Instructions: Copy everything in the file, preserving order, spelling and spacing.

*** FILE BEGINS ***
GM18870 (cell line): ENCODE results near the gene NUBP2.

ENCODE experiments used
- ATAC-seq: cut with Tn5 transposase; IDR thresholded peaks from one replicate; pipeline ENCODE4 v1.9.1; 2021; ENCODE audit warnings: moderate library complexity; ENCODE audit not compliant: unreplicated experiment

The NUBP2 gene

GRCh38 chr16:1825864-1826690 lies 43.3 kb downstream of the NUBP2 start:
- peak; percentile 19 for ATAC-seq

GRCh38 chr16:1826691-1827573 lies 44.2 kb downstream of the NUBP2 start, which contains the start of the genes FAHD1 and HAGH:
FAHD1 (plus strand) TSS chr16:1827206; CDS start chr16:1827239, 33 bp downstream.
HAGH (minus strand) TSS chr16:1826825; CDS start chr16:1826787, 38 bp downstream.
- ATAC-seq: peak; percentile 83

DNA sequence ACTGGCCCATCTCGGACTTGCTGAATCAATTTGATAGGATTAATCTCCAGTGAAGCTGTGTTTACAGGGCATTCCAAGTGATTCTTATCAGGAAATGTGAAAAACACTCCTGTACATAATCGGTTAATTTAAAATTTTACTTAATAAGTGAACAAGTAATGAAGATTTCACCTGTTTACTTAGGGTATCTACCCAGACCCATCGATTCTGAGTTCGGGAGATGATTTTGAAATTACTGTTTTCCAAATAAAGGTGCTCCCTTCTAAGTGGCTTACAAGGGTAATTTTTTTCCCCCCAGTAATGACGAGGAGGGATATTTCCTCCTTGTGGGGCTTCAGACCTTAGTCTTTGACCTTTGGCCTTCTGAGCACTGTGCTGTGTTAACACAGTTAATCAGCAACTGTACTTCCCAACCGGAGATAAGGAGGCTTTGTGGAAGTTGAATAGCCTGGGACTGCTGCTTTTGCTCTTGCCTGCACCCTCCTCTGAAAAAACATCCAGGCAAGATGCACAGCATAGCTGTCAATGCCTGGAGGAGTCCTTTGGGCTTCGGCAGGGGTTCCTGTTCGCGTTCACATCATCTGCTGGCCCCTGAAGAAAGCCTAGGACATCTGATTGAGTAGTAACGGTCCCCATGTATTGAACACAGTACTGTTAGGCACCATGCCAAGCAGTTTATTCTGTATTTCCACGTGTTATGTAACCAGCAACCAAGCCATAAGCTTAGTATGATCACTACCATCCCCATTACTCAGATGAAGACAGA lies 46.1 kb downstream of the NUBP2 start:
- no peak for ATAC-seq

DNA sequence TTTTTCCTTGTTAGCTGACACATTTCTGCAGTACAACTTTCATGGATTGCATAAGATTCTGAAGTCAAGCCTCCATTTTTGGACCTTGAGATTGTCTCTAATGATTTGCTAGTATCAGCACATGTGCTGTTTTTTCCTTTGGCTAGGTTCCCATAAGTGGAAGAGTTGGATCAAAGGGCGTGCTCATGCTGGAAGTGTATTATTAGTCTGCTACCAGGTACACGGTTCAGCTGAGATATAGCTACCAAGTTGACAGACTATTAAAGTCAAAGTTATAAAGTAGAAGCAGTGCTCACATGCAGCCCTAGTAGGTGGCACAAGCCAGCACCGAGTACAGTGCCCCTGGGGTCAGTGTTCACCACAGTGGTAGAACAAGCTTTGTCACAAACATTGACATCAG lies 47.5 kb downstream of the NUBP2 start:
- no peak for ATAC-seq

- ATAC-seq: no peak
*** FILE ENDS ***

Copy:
GM18870 (cell line): ENCODE results near the gene NUBP2.

ENCODE experiments used
- ATAC-seq: cut with Tn5 transposase; IDR thresholded peaks from one replicate; pipeline ENCODE4 v1.9.1; 2021; ENCODE audit warnings: moderate library complexity; ENCODE audit not compliant: unreplicated experiment

The NUBP2 gene

GRCh38 chr16:1825864-1826690 lies 43.3 kb downstream of the NUBP2 start:
- peak; percentile 19 for ATAC-seq

GRCh38 chr16:1826691-1827573 lies 44.2 kb downstream of the NUBP2 start, which contains the start of the genes FAHD1 and HAGH:
FAHD1 (plus strand) TSS chr16:1827206; CDS start chr16:1827239, 33 bp downstream.
HAGH (minus strand) TSS chr16:1826825; CDS start chr16:1826787, 38 bp downstream.
- ATAC-seq: peak; percentile 83

DNA sequence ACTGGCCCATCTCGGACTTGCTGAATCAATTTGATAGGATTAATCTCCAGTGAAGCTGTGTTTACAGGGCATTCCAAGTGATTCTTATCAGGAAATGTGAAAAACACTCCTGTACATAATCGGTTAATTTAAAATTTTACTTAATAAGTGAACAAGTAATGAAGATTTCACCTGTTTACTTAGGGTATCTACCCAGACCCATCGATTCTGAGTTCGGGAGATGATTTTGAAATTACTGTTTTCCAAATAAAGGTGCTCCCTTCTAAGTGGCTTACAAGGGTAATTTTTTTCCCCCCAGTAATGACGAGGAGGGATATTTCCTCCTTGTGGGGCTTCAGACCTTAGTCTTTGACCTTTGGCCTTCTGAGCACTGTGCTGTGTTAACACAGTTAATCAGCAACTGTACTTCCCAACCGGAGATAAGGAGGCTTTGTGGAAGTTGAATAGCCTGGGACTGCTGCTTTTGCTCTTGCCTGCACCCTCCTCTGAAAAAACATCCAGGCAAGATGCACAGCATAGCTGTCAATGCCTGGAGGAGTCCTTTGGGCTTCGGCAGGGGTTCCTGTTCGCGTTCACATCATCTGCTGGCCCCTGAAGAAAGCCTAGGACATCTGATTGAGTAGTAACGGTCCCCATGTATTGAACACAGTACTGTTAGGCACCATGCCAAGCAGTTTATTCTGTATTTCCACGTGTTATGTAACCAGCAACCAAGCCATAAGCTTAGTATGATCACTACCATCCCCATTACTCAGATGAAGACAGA lies 46.1 kb downstream of the NUBP2 start:
- no peak for ATAC-seq

DNA sequence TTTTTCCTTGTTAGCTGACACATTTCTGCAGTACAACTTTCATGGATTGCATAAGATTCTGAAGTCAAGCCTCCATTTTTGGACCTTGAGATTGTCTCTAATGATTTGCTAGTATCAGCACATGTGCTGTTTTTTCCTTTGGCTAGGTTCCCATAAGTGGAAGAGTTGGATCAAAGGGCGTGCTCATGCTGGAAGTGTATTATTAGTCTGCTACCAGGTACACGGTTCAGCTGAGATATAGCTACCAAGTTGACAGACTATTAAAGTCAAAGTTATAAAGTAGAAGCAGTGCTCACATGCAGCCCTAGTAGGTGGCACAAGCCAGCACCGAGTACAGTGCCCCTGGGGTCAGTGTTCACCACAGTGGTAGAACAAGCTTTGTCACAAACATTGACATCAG lies 47.5 kb downstream of the NUBP2 start:
- no peak for ATAC-seq

- ATAC-seq: no peak